Macbeth returns to the Three Witches and demands they show him more about his future. Their first apparition is a warrior’s head, who warns him that Macduff will get a bloody revenge. The second is a child covered in blood, who tells Macbeth that he cannot be killed by any man “born of woman.” The third is a child with a crown, who tells him he will not be beaten until “Birnam Wood moves to Dunsinane Hill.” Macbeth is confident that his reign will not end given these prophecies. However, the Witches show him a procession of future Kings, led by Banquo, which enrages him.
The next scene goes to Lady Macduff, who is angry because Macduff has left her alone with their children in the castle. She has a dialogue with her son. Macbeth’s hired murderer enters and kills Lady Macduff’s son.
Macduff is on his way to England, where he goes to convince Malcolm to rise against Macbeth, but Malcolm does not trust Macduff. Malcolm tests his loyalty, and is assured that Macduff is loyal to the rightful King. Rosse enters, bringing news that Lady Macduff and their son have been murdered.
Act Five opens with Lady Macbeth who has gone mad. She speaks differently now, carries a candle because she fears the dark, tries to wash imagined blood from her hands, speaks and walks in her sleep, reliving the events of the murders. She is overheard by a doctor and lady-in-waiting.
Meanwhile, four Scottish Thanes plan to meet the English army near Birnam Wood in order to launch an attack on Macbeth.
Servants tell Macbeth that a large army is approaching, and he orders them to bring his armor. The doctor enters and tells him that Lady Macbeth has gone mad.
The English army meet the Scottish rebels at Birnam Wood, and Malcolm orders them to cut branches from the trees and hold them over themselves, to conceal the true size of the army.
Macbeth is confident and fully armed now. He hears a shriek, and is told Lady Macbeth is dead (though we do not know how, exactly). This causes him to despair. He is told that it appears as if all of Birnam Wood has uprooted and is advancing toward the castle.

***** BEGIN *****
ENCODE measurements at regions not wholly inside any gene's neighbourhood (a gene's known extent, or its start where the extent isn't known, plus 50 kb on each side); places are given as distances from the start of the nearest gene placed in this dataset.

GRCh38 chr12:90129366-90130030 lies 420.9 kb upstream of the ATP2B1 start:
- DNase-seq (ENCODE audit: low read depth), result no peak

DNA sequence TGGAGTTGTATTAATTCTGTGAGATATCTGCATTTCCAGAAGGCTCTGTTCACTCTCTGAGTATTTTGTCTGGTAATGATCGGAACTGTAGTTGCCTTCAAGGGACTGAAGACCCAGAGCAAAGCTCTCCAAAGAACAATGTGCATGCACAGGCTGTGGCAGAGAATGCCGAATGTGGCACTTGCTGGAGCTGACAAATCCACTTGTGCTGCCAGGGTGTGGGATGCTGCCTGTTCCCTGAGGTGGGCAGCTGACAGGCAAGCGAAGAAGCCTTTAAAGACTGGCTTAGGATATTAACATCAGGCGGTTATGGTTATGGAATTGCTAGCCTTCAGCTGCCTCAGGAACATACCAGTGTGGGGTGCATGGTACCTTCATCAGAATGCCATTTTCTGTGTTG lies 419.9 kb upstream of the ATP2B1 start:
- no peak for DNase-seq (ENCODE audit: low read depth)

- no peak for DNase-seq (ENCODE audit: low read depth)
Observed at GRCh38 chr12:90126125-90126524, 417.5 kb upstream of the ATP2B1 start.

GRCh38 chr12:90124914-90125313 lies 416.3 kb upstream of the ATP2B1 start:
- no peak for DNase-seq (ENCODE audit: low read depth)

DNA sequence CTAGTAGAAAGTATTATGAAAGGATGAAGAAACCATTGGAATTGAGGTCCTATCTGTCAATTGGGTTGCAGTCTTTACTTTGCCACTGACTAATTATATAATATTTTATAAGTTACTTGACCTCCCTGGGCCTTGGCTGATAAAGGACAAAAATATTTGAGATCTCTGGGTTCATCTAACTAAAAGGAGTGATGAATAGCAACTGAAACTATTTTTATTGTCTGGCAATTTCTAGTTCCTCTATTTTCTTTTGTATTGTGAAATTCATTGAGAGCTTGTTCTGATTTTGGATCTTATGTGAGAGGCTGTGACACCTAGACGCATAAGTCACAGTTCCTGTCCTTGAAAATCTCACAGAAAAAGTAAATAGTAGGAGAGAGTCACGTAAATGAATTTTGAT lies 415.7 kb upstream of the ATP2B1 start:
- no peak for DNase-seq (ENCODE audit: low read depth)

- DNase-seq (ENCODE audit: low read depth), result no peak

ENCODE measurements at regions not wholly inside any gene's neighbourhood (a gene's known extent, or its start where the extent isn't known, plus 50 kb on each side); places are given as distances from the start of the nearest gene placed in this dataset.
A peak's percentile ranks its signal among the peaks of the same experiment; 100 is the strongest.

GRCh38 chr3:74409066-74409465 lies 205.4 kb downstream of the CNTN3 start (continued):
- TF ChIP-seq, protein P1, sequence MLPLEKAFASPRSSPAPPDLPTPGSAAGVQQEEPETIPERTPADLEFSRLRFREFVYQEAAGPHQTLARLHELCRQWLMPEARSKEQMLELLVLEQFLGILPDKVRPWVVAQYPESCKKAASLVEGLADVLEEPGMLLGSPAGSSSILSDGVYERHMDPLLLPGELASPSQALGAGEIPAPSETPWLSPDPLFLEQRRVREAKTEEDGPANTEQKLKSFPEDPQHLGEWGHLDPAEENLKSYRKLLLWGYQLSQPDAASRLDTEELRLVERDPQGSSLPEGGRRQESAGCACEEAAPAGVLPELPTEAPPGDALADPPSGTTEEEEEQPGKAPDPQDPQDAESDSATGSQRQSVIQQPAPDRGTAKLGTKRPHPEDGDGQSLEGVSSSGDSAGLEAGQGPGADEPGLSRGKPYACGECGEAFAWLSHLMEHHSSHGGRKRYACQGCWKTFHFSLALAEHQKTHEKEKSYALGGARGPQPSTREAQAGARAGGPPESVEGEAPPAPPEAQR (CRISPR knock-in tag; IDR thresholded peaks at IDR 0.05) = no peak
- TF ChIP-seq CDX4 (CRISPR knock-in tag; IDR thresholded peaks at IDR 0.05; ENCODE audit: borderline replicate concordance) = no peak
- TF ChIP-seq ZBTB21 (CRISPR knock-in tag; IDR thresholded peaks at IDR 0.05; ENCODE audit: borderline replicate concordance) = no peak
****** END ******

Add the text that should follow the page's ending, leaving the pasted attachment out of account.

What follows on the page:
Malcolm’s army reaches Dunsinane, fulfilling the Witches’ prophecy.
Macbeth fights the son of Siward and kills him.
Macbeth then encounters Macduff, but Macbeth, full of guilt, does not want to fight Macduff. He still thinks that he cannot be killed by a man “born of woman.” Macduff reveals that he was born via cesarean section. Macbeth refuses to retreat, challenges Macduff to fight him, and Macduff kills him.
Macduff enters carrying Macbeth’s severed head, and Malcolm is crowned King. All continues in the castle as before.
Ambition - Ambition is what motivates Macbeth and Lady Macbeth to carry out their terrible deeds. Though Macbeth starts as a hero, once his ambition is out of control, he becomes a villainous murderer. Both these characters are eventually killed because of their ambition, indicating that ambition can be a bad thing. However, other characters in the play are ambitious, but in a good way. Malcolm is ambitious in his desire to become King, but this is a good ambition. Banquo is also ambitious for this children to become Kings, but does not act harmfully to fulfill that ambition.
Loyalty- Macbeth highlights that loyalty is shown through actions, not words. Though Macbeth tells Duncan he is loyal, his actions show otherwise. Loyalty is rewarded throughout the play, such as when Macbeth is made a Thane for his loyalty to Duncan. At the same time, Macbeth is punished for betraying Scotland and Duncan, by being killed at the end of the play.
Fate and Free Will- Much of the events in Macbeth seems to be left up to fate. The Witches predict what will happen, and their prophecies all come true. However, their predictions are vague enough that characters still have free will in how they act. Though Macbeth is told he will become king, he is not told how, and it was his own choice to murder Duncan to achieve this.
The Supernatural - There are a variety of supernatural forces in Macbeth. The Witches represent the main supernatural force, and they cause chaos and disorder with their influence. The supernatural is also used to show guilt. Macbeth sees images like the dagger and the ghost of Banquo when he feels guilty about the murders. Lady Macbeth also thinks she sees blood once she begins to feel guilt.